Experiencing a hurricane can be frightening. Preparation can help you stay safe. Planning and preparing for the next hurricane is something best done ahead of time. Below are some important tips and guidelines that we have collected to help you prepare.
Tips for Seniors
The first step should always be to establish a communication plan. Have one person who is a local contact and one that is an out of area contact. Long distance calls may be easier to connect when local disaster areas are impacted. If you are living in a senior living community, ask for a copy of the emergency evacuation plan communication strategy. Become familiar with local senior living or nursing homes that offer sub-acute or respite care. A loved one may temporarily need a place to stay or need skilled nursing when recovering from an injury in an event like a natural disaster.
Respite rooms are in high demand during a natural disaster so it’s best to know what your options are before there is an emergency.
Stock your home and car with disaster supplies, including the items listed below. If you can, stock up before you know a storm is coming to avoid crowds and get the items you need. You should also keep support items like wheelchairs and walkers in a designated place for easy access.
- An emergency water supply
- Personal care products
- Emergency food
- A first aid kit
- A battery-powered radio
- Your medical insurance information, including Medicaid/Medicare cards
- Prescriptions and prescription cards for refills
- Medical tags with information about healthcare needs.
Pet Safety Tips
Special considerations need to be taken when preparing an evacuation plan that involves animals. Storms disrupt everyone’s routine and pets are no different. They can react impulsively and more unexpectedly than people during an emergency.
Assembling a pet-specific preparedness kit will put your mind at ease before a disaster strikes.
- A list of pet-friendly hotels/motels in your region. Consider Airbnb’s or VRBO’s (Vacation Rentals by Owner). Check what the restrictions are such as number and physical size or species of pet. View this useful website.
- List of boarding facilities and vet hospitals. If your pet can’t stay with you, make sure to call ahead and make a reservation. Pet insurance is also something to consider. Although it can be expensive, if your pet is severely injured or needs surgery during a disaster, insurance can save you hundreds, possibly thousands of dollars.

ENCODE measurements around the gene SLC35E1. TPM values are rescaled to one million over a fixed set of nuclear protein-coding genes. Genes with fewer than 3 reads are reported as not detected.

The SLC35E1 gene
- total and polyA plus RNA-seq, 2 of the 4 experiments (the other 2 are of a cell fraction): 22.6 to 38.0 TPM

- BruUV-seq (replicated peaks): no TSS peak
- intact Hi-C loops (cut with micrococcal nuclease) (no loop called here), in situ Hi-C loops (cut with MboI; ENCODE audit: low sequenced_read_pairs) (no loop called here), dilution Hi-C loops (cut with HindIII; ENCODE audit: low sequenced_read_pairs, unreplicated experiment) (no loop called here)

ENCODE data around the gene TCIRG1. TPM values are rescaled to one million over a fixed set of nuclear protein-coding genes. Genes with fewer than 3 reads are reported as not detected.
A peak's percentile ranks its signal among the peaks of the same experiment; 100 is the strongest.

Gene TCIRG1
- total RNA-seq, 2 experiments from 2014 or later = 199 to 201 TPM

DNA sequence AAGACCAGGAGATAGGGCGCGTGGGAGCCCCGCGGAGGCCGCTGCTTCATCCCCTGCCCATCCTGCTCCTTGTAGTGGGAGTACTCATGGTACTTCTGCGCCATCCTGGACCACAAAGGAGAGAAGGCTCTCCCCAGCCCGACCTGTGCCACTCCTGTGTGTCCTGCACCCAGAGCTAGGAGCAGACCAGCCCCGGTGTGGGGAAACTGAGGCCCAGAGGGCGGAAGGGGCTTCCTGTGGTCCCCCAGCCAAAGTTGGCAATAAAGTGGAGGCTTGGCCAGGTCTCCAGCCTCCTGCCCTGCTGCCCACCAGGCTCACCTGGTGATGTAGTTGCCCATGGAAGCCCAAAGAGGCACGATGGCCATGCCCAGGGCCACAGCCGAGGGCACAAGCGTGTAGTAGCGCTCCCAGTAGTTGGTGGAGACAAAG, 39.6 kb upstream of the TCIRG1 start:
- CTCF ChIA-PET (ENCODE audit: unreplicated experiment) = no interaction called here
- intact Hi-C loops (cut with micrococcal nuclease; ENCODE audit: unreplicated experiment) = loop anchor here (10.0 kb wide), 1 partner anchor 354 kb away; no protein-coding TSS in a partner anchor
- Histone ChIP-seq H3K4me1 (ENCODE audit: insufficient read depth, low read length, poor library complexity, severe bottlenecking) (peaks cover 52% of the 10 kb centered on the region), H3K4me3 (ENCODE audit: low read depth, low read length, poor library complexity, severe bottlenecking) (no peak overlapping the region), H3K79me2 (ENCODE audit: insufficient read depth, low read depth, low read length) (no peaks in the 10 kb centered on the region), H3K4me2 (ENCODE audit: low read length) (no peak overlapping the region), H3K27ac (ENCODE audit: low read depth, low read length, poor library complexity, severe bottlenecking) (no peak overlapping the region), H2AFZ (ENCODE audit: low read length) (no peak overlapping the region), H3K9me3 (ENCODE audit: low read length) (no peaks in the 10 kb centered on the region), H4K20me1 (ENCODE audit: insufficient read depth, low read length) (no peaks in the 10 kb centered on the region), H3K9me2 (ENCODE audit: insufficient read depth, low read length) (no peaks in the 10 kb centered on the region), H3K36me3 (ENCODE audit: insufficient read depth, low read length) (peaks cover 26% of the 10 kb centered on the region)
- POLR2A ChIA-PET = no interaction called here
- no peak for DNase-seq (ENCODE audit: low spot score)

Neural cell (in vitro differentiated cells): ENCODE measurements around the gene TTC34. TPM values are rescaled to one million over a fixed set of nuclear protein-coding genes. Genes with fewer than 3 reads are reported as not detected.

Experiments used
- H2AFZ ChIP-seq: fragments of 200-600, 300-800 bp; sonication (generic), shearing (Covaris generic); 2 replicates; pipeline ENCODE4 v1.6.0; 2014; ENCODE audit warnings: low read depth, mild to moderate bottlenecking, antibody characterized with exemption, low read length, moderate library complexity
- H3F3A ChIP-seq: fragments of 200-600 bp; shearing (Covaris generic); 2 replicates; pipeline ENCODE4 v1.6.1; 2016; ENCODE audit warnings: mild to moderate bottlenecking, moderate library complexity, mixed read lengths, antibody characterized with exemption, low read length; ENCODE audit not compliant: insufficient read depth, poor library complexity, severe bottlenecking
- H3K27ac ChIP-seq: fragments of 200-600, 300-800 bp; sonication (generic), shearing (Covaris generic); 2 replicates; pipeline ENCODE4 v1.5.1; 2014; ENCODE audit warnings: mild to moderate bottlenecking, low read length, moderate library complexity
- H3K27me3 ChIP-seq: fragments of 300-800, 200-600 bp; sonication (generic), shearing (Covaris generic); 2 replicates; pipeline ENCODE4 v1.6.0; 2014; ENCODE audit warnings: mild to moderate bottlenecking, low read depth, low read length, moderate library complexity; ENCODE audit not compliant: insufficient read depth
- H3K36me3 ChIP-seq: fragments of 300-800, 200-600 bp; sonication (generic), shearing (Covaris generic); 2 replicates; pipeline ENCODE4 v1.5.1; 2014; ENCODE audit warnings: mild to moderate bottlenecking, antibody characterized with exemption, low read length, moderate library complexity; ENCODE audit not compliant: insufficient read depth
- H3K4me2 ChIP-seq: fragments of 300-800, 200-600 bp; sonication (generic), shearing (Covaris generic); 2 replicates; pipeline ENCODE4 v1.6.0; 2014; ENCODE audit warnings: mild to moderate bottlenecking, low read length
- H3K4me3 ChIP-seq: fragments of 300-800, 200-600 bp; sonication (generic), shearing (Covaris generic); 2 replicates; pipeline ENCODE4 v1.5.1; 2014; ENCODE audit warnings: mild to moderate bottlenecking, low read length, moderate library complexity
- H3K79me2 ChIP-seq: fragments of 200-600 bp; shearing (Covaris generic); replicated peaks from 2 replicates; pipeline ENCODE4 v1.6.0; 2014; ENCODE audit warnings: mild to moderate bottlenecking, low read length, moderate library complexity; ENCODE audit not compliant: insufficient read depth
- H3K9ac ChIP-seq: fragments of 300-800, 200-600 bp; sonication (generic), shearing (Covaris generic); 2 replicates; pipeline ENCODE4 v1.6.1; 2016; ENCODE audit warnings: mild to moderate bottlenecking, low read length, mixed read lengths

- Medical records / Medication. If you board your pet, you may need to show its vaccine history. Scan them into your phone and print a hard copy.
- Collar and leash with proper ID. Make sure the information is up to date, including your cell phone number and a backup number of a friend or relative. Consider getting your pet microchipped. Make sure the registration is in your name. But REMEMBER, the average person may not have the ability to scan for a microchip but will be able to read a basic ID tag.
- Current photos of you and your pet. If you become separated, this will prove ownership and assist emergency workers and neighbors locate your pet. Have copies on your phone and printed out.
Help children learn about and prepare for hurricane disasters
Psychologists agree that children are the most susceptible to psychological trauma associated with natural disasters and a hurricane certainly falls into this category.
Numerous studies have shown that children experience a great deal of stress because of a hurricane. They are young so they do not really understand. They are displaced, evacuated from the only place they call home, have seen their neighborhood damaged or destroyed and have lost personal belongings. In some hard-hit areas such as Louisiana following Hurricane Katrina, thousands of toddlers were left homeless. It is not shocking that many develop symptoms of post-traumatic stress disorder (PTSD) and depression. Symptoms include recurring bad dreams and feeling anxious.
Parents and caregivers can log online at NCTSN.org (The National Child Traumatic Stress Network). This website is a good resource for the public, professionals, and others who care about children and are concerned about child traumatic stress.
Have a Kid-Friendly Preparedness Kit
Some items will depend on your own needs but here’s a starting point.
- Spare clothing pack: Pack those old, less popular clothes they don’t usually wear. When the clothes they’re wearing get dirty or wet, even their least favorite duds are better than nothing. Also, pack extra socks and underwear.
- Kid-friendly foods: For example, canned ravioli, mac & cheese, fruit roll ups, trail mix, PB&J, applesauce, baked cheese crackers, and dry cereal. Keep in mind what foods your kids like to eat at home and those they don’t. If your child doesn’t like peas at home, don’t expect him to eat them from your prep kit.
- Baby wipes: If there isn’t running water, they’re perfect to wipe down you and those that created the stench in the backseat.
- Fun & Games: Pack of cards, board games, blank paper pads with crayons, and magnetic car games. Keep them from being bored, especially on long car rides, by packing a variety of activities to get the imagination going and pass the time.
- Comfort items: Favorite stuffed animals, blankets, toys, or anything else that brings your child comfort.
Valuable links for parents and caregivers
- Hurricane Emergency: News, Safety Tips and Relief Response | Save the Children
- The ready.gov website has an educational and fun resource for kids of all ages to help prepare for a disaster. There are games, like the Disaster Master Game and Build a Kit game. The Ready Kids penguin mascot, Pedro, will walk them through it.